The result? The engines emitted nitrogen oxide pollutants up to 40 times above what is allowed in the US. And it may go beyond dollars and chemicals. MIT recently did a study which shows that the carbon monoxide released may cause 60 premature deaths.
And the background on Chrysler Fiat?
For this, we provide you with a summary drawn from a recent article from USA Today:
U.S. regulators accused Fiat Chrysler Automobiles of violating emissions standards in more than 100,000 diesel vehicles, spawning concerns that the company could become ensnared in a scandal like the one that engulfed Volkswagen Group.
The Environmental Protection Agency said Thursday that Fiat Chrysler illegally installed software on about 104,000 pickups and sport-utility vehicles that spewed harmful pollutants while failing to disclose the technology.
The allegations involve the 2014, 2015 and 2016 Jeep Grand Cherokee and light-duty Ram 1500 pickup trucks with 3-liter diesel engines.
The EPA said the automaker installed eight different undisclosed software programs on the vehicles, collectively causing them to spew harmful nitrous oxide emissions, which can exacerbate respiratory conditions.
So here’s a question. Is it only these two companies or is there some kind of endemic problem with the industry? According to this article from Forbes, the US government thinks it may indeed be wider than these two companies:
Federal investigators have confirmed that they’re pondering the same possibility. If a design defect affects two major manufacturers, why not a third or fourth or fifth? Fiat Chrysler may not be the only company that needs to engage in some strategic soul-searching at this particular moment in time.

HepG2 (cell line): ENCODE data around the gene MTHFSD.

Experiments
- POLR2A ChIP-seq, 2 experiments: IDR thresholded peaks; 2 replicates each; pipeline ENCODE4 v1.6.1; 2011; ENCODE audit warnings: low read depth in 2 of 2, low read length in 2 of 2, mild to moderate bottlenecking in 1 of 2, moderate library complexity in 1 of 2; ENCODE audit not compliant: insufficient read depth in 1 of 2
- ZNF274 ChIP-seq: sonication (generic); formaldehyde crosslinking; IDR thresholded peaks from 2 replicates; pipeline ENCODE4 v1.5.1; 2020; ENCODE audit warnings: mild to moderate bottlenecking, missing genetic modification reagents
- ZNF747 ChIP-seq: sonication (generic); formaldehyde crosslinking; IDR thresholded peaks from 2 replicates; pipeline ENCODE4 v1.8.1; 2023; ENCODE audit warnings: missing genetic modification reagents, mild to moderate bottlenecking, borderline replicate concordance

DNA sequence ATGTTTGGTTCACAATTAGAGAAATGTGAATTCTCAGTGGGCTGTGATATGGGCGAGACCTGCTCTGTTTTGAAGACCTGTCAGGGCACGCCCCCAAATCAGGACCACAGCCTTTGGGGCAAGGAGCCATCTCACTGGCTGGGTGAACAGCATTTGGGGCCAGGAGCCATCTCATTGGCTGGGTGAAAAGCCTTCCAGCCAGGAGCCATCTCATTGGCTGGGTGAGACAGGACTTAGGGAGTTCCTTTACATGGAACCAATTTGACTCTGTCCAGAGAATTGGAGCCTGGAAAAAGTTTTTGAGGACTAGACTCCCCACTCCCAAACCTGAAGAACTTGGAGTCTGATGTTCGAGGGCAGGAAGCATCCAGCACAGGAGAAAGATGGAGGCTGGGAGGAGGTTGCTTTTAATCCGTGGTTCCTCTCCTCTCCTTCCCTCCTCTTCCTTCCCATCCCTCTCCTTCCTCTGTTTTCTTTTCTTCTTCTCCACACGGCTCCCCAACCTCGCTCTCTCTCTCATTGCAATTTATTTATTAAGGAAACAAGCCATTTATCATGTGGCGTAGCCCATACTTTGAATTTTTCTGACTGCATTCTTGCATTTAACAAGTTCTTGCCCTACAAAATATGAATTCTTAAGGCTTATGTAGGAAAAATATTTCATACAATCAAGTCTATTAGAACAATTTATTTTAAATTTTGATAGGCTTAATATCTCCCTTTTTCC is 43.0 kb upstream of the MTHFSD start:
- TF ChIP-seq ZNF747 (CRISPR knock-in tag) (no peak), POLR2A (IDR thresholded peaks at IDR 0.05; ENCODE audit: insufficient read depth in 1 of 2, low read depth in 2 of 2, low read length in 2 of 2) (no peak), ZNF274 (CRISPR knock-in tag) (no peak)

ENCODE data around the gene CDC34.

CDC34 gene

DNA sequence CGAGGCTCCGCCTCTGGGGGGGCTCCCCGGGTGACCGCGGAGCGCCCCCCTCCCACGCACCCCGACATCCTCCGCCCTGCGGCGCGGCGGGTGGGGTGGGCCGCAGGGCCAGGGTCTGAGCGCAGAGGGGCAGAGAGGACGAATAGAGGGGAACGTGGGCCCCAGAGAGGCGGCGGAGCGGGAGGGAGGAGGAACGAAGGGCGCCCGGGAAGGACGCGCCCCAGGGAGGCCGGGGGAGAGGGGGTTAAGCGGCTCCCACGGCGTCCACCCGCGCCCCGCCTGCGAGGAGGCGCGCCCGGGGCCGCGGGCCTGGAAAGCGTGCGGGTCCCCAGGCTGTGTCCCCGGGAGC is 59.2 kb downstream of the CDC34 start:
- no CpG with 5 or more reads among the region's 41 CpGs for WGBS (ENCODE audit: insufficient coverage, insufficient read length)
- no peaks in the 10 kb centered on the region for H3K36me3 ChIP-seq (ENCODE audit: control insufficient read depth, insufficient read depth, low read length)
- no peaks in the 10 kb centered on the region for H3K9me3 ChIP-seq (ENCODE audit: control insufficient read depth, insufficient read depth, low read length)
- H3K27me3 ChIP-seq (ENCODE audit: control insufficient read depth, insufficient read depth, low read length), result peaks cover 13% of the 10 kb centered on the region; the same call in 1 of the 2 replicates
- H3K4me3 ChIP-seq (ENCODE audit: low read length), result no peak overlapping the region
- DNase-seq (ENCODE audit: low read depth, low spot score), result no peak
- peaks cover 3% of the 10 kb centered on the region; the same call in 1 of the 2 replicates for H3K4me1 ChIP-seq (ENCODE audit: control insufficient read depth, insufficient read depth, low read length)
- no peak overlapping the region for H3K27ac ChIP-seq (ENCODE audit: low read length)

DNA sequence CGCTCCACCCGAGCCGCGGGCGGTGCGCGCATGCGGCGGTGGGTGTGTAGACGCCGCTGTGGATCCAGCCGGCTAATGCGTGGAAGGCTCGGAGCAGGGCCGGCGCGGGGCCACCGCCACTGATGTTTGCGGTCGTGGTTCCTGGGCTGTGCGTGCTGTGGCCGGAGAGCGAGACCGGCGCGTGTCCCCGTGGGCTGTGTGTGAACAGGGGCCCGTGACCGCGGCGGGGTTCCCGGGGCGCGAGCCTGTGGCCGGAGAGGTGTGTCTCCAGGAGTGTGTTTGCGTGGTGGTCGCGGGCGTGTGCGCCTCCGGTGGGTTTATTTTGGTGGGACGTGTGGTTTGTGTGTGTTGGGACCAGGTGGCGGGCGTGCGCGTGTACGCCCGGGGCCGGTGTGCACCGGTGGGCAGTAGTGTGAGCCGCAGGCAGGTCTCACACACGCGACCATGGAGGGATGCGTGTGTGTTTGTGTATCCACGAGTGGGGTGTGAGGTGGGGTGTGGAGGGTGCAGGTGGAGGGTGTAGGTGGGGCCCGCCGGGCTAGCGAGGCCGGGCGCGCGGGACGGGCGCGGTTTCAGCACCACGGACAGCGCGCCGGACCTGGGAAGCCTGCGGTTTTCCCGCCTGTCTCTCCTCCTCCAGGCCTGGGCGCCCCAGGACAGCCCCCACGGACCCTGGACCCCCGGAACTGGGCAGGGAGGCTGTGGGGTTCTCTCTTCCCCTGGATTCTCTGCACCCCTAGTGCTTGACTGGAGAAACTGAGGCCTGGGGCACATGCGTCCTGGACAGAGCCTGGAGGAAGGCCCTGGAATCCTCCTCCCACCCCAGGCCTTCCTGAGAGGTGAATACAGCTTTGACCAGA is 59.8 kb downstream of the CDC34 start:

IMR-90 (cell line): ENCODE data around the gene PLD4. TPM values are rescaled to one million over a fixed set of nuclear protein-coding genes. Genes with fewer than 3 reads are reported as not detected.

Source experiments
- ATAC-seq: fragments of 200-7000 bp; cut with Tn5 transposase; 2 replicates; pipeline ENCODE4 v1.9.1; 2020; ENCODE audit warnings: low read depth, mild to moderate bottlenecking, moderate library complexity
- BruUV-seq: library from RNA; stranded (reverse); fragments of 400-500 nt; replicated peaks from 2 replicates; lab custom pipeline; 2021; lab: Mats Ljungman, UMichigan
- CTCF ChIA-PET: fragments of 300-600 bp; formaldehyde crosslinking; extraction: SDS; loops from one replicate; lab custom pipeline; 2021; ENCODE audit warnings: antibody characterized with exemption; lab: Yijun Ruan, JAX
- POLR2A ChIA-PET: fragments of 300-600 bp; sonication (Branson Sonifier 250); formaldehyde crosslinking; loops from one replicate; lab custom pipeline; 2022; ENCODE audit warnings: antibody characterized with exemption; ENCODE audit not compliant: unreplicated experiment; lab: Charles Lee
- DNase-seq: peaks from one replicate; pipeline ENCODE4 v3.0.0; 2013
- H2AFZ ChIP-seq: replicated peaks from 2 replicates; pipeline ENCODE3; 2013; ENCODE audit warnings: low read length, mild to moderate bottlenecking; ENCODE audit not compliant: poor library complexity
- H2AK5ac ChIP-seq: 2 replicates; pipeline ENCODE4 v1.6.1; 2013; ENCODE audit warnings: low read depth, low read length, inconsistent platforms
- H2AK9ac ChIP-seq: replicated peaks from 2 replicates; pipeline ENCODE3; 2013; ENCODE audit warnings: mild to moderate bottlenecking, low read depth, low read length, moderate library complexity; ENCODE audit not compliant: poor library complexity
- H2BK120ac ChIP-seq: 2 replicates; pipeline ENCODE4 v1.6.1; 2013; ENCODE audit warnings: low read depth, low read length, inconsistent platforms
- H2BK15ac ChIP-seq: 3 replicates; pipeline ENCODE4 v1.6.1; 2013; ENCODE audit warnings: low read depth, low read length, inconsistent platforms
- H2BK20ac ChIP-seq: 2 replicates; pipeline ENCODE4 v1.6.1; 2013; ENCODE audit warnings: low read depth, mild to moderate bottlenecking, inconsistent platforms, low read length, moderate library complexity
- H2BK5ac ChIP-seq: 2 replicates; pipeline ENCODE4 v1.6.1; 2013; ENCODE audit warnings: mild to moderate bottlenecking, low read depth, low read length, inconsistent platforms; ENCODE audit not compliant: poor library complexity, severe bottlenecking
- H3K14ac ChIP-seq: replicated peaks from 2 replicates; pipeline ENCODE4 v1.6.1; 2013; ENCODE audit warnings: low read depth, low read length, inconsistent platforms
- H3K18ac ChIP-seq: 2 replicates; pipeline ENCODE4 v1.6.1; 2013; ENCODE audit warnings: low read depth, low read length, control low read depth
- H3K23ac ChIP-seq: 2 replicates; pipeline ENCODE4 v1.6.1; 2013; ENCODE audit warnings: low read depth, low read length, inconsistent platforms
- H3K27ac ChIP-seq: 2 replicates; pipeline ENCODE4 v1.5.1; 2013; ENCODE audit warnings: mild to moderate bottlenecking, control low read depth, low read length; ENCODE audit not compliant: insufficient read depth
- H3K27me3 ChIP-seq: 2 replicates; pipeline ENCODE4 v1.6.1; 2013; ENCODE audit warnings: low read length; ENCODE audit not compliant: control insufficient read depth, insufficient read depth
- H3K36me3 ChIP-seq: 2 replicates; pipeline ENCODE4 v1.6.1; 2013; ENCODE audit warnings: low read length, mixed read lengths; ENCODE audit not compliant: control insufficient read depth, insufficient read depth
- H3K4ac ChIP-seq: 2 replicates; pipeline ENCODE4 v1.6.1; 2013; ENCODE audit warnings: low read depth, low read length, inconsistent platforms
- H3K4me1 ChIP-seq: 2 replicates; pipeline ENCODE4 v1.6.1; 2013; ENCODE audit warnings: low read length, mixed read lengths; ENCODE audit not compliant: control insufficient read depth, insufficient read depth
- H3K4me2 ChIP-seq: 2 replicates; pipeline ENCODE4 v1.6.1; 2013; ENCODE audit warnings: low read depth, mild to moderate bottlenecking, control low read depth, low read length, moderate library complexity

Finally, the sheer enormity of the Volkswagen case should directly impact Chrysler and the treatment it can expect as the inquiry goes forward. Even compared to the mega-settlements of recent years, VW’s financial cost is staggering. At $4.3 billion in criminal and civil penalties, with another $15.7 billion to settle car owner suits, it’s one of the most expensive scandals ever.
But it’s not just about penalties. “At its core this case is not merely one large scandal but three,” says Pete Anderson, a former DOJ environmental crimes prosecutor who now leads the White Collar/Compliance group at Beveridge & Diamond. “It involved serious violations of the Clean Air Act, multiple lies and cover-ups, and the fraudulent sale of automobiles. The other aggravating facts that give this case such shock value are the calculated means of the deceptions and the significant financial gains that motivated the crimes.”
So let’s come back to projects and project management. If this is indeed a ‘culture’ thing, in which it becomes permissible to make decisions which are short-term oriented, as I’m sure you’d agree these decisions were, what can we – we who are known as short-term thinkers – what can we do?
Here are some suggestions:
In short, consider that your project is not making a short jaunt to the market, but rather is in it for the long haul – or there may be a significant price to pay. And pay, and pay.